Buy Now Pay Later for the Customer

The fast-climbing numbers of American consumers using BNPL options proves that they’re popular. Interestingly enough, McKinsey’s research found that “while the average credit score of consumers using these solutions is under 700, this has less to do with bad credit history and more to do with relatively thin credit files.”

That means that BNPL is becoming a helpful option for buyers making purchases online, which is at least 13% of all sales

But customers considering BNPL options should be familiar with both the pros and the cons.


  • Free credit. This is the main benefit of BNPL for consumers. If buyers take advantage of BNPL providers’ interest-free periods, they can get free credit without having to wait to receive their purchase (like a typical layaway option). That credit can help them manage their cashflow or expand their investment options. For example, someone buying a $600 TV via three $200 monthly payments could spread that big purchase out, making sure they had enough to cover utilities. Or, after making their first payment, they could invest the remaining $200 payments and get a return on them for 29 and 59 extra days before having to pay it.

  • No hard credit check. BNPL options are easier to qualify for than a credit card, per the Motley Fool , and providers don’t run a hard credit check before approving you, which helps with your credit score.


  • High interest rates and late fees. There’s always a catch. BNPL’s free credit jumps to very expensive credit if a buyer misses a payment. APR can go as high as 30%, sometimes applicable from the initial date of the loan, and late fees range from $0 to $10, per Nerdwallet .

  • Risk of overspending. If BNPL options mean higher AOV for retailers, that means higher spend by consumers—not all of whom might be ready to make it. A LendingTree survey of more than 1,000 American consumers found that 67% of people who had used BNPL services said that those services caused them to spend more money than they otherwise would’ve. Nearly half said they wouldn’t have made the purchase without the option to finance.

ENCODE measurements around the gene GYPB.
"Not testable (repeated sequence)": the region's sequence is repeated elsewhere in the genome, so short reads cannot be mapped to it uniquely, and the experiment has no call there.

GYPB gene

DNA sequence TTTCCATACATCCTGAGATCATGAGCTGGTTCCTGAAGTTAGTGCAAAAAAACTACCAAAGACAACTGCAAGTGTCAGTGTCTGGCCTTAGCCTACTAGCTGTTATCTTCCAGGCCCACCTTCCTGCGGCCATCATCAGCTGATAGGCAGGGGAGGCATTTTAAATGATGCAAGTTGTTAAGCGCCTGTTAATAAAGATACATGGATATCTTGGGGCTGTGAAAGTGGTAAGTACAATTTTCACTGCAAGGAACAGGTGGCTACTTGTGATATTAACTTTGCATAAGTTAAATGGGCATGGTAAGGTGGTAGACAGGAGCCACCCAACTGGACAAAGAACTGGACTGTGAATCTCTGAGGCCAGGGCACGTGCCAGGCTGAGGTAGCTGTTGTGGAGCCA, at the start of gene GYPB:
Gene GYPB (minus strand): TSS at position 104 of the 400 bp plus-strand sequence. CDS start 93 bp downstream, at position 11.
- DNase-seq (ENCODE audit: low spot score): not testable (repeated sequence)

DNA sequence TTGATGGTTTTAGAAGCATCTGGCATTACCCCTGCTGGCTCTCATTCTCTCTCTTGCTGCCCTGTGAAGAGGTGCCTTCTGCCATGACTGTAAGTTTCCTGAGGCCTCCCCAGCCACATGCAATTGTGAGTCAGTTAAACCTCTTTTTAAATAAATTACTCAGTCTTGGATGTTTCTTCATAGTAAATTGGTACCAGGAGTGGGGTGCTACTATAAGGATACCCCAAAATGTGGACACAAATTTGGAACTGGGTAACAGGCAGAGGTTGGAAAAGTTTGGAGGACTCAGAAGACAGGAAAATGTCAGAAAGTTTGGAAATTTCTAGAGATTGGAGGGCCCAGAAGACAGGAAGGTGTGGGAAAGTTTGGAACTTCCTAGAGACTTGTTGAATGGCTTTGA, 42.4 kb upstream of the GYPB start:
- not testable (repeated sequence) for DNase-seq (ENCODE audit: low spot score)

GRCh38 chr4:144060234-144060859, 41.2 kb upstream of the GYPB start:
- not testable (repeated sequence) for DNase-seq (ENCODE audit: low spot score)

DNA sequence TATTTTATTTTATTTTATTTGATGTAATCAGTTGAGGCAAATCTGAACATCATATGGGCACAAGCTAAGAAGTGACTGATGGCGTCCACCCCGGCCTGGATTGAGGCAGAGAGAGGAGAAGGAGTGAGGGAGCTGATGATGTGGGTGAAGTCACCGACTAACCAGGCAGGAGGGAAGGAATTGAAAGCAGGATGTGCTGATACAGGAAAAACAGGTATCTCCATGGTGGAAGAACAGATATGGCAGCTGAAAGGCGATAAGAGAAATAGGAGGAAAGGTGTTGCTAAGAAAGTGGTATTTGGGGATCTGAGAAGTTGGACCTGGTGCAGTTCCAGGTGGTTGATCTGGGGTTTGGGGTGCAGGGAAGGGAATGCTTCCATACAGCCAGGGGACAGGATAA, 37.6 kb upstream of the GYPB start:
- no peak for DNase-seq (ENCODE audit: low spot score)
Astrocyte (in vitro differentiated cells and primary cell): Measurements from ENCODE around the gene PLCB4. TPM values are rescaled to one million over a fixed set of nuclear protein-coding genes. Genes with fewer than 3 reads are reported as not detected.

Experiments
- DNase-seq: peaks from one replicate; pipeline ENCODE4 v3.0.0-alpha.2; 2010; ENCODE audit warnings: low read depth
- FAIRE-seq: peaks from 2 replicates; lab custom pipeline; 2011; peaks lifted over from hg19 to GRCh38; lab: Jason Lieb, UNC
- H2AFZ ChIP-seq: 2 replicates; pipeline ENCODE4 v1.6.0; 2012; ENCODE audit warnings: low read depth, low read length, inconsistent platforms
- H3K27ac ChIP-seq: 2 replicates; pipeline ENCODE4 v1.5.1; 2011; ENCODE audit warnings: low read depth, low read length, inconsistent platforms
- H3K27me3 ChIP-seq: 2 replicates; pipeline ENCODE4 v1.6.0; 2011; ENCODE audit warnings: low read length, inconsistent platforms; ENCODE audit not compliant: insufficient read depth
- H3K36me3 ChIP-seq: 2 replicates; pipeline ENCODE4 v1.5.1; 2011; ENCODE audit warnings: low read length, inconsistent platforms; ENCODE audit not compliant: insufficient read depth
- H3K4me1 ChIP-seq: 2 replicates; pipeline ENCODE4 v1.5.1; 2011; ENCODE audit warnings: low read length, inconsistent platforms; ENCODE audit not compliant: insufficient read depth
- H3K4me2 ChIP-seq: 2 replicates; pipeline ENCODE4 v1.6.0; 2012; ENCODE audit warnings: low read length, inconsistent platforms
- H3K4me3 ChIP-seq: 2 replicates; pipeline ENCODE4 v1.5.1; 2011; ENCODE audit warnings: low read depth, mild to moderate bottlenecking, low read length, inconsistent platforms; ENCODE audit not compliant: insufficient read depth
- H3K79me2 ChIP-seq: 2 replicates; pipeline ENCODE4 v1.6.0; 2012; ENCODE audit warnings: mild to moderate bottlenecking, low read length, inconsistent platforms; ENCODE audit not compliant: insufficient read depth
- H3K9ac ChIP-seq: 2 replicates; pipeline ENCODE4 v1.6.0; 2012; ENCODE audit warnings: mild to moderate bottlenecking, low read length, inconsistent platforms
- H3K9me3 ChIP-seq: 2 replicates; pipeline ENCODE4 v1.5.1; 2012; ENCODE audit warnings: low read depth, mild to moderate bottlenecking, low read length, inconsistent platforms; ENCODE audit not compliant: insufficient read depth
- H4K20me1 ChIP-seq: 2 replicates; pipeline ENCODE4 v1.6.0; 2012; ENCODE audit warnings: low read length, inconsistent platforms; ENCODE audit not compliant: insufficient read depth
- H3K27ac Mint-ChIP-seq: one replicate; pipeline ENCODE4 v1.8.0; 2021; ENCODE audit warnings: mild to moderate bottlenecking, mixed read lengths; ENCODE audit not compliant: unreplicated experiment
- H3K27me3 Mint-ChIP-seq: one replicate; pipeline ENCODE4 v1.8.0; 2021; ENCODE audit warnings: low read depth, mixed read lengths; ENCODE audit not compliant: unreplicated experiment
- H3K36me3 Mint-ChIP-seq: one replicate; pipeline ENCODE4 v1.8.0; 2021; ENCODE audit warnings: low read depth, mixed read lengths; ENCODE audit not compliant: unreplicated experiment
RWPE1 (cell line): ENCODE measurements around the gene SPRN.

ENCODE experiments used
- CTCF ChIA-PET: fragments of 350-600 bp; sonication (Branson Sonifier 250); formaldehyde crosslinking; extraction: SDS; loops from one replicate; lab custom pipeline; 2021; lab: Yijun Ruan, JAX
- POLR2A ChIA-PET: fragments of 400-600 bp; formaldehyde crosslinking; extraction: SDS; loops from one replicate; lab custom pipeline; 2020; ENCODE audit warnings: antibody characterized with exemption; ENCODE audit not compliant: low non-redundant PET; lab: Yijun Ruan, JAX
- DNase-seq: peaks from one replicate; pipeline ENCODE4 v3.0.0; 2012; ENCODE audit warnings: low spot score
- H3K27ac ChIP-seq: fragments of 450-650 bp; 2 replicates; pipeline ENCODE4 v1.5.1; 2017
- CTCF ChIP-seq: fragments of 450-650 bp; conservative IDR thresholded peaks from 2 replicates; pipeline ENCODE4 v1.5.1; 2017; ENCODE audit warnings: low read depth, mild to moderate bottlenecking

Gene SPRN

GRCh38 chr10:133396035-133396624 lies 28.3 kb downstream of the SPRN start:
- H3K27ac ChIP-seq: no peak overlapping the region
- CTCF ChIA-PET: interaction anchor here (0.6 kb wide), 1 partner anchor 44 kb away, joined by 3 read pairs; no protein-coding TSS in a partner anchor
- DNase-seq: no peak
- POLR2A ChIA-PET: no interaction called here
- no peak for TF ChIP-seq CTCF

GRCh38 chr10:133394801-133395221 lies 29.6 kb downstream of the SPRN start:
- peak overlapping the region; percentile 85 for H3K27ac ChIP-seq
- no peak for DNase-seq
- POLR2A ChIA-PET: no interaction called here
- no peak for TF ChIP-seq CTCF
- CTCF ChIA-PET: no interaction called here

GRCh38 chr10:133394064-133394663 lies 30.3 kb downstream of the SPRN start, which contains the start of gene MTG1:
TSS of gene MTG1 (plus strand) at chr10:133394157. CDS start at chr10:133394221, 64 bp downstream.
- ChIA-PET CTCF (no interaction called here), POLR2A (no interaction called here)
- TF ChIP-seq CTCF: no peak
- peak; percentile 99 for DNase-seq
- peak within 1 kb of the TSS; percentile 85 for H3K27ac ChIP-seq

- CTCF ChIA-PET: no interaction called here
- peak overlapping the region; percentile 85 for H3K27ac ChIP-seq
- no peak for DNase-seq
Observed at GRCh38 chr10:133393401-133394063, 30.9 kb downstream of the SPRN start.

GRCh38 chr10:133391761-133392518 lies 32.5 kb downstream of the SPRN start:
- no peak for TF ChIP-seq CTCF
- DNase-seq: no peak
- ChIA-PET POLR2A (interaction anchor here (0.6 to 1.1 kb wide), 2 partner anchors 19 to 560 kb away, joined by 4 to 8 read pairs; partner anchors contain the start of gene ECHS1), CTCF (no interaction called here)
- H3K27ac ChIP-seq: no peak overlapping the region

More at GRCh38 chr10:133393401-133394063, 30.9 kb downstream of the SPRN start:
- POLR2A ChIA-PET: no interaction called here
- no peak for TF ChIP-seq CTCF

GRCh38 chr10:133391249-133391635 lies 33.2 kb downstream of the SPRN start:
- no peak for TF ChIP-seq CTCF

• Less protection. Purchases made with a credit card are protected by consumer credit laws. For example, if a buyer never got a computer they ordered, they could call their credit card company and get help immediately, with a resolution within two billing cycles. BNPL lenders aren’t held accountable to regulatory laws in the same way. (Yet.)

Popular Buy Now Pay Later Services and Apps + How They Work

Considering the popularity of their product, BNPL service providers are only going to continue to grow. Here are some of the most popular types of providers in 2022:

Afterpay and Klarna

Both Afterpay and Klarna work as “Pay in 4” models, which means they finance small-ticket purchases, usually less than $250, via 4 biweekly installments. Popular vertices include apparel and footwear, fitness, accessories, and beauty, per McKinsey

Both offer 0% APR, 4 installments due every 2 weeks, and late fees of $7-8.

Zip and Sezzle work similarly. 

Afterpay and Klarna both charge retailers 4-6% and $0.30 per transaction.


Affirm is an off-card financing solution. Like other similar solutions, it’s most popular in verticals like electronics, furniture and home goods, sports equipment, and travel, per McKinsey . Average purchase size is $800, with loans lasting 8-9 months on average.

It works by charging consumers an APR, which is sometimes subsidized by the merchant, that is often lower than a credit card. 

Payment schedules vary, but are between 6-12 months, with a 15-30% APR, based on consumer credit. Affirm charges no late fees.

For merchants, Affirm charges 5.99% and $0.30 per transaction. 


Splitit is a fintech company that helps buyers use existing credit or debit cards to make purchases. Their system puts a hold on the credit card and charges the card every month until the payment is completed. It uses the credit the buyer already has, without giving buyers an additional loan (and thus without asking for an additional application or credit check). 

Per McKinsey , card-linked installment plans like Splitit help with purchases of an overage $1,000, and are more popular with higher earners.